Grow a Bed Head Garden
Trendy "bed head" gardens are casual, effortless —even sexy. See if this fresh garden trend is right for you.
Photo By: Shutterstock/GryT
Photo By: Donald Pell
A Bed Head Garden in Pennsylvania
Overgrown vs. Bed Head
Bed head gardens are springing up around the country, according to a Garden Media Group report. Most have a slightly overgrown look, but overgrown doesn't mean neglected. A true bed head planting often uses curved paths and beds to lead visitors deeper into the garden, and plants are arranged to grow as they would in nature. If garden decor is used, it's made of raw, natural or reclaimed materials.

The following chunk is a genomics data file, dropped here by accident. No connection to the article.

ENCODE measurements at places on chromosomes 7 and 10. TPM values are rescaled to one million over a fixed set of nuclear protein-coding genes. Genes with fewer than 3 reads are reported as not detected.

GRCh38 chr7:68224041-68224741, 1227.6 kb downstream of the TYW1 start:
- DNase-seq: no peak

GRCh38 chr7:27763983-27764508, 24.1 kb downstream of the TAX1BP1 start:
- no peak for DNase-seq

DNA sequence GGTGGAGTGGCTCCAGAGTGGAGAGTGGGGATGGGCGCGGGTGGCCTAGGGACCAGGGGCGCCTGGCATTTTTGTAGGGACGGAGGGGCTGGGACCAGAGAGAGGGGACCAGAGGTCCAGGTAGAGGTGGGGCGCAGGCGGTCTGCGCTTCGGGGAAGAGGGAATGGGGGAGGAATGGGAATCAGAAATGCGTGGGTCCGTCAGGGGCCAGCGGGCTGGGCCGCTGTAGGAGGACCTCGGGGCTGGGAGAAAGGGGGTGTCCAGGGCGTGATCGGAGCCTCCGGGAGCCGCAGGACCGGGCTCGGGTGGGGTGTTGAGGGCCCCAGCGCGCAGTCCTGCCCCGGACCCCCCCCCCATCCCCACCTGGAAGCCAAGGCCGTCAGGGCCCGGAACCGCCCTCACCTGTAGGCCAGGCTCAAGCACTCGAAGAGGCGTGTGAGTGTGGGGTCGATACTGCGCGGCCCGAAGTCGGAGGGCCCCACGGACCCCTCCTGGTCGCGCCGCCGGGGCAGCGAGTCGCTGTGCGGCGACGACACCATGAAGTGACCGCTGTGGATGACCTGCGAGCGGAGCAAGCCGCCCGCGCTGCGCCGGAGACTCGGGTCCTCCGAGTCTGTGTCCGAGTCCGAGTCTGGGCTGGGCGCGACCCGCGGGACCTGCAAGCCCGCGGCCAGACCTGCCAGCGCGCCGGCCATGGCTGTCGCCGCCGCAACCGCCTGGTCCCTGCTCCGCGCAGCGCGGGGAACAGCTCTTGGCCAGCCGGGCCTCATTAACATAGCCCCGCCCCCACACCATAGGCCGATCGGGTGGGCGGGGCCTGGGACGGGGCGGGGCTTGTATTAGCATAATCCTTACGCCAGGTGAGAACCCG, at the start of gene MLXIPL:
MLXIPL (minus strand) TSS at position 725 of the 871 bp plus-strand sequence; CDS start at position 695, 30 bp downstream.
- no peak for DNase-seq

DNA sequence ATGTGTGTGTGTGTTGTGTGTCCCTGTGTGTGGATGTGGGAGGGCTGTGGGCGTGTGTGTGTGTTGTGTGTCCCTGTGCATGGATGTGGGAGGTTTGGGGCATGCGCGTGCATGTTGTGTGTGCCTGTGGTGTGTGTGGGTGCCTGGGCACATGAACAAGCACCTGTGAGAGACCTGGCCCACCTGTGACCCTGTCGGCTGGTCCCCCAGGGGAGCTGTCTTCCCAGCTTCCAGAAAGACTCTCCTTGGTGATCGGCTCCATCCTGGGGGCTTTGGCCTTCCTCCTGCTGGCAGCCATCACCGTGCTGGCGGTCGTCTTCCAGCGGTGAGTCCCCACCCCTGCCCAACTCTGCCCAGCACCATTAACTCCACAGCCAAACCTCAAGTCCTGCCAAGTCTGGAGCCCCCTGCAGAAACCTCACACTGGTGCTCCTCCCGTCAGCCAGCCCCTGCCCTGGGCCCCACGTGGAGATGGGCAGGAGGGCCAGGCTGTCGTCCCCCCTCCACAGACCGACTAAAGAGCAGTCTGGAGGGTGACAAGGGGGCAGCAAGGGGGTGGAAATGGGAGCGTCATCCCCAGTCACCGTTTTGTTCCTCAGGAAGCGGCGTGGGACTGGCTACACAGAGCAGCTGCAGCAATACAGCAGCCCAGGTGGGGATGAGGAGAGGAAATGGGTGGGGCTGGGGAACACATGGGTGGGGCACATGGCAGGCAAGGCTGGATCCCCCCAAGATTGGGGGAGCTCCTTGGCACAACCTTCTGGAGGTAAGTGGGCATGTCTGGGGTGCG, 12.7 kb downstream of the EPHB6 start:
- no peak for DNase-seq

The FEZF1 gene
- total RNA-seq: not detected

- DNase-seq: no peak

Bed Heads with Colorful Flowers
Grasses Mix with Flowers in Bedhead Design
Although some bed head gardens combine flowers and grasses, don't worry too much about color, Maffei advises. He pairs narrow-leaved plants with broad-leaved ones and vase-shaped plants with those that grow in mounds. "Then toss in a few [plants] that have long, wiry stems that will spray out around them. Don't mass lots of the same plant in one place, mix them up a little."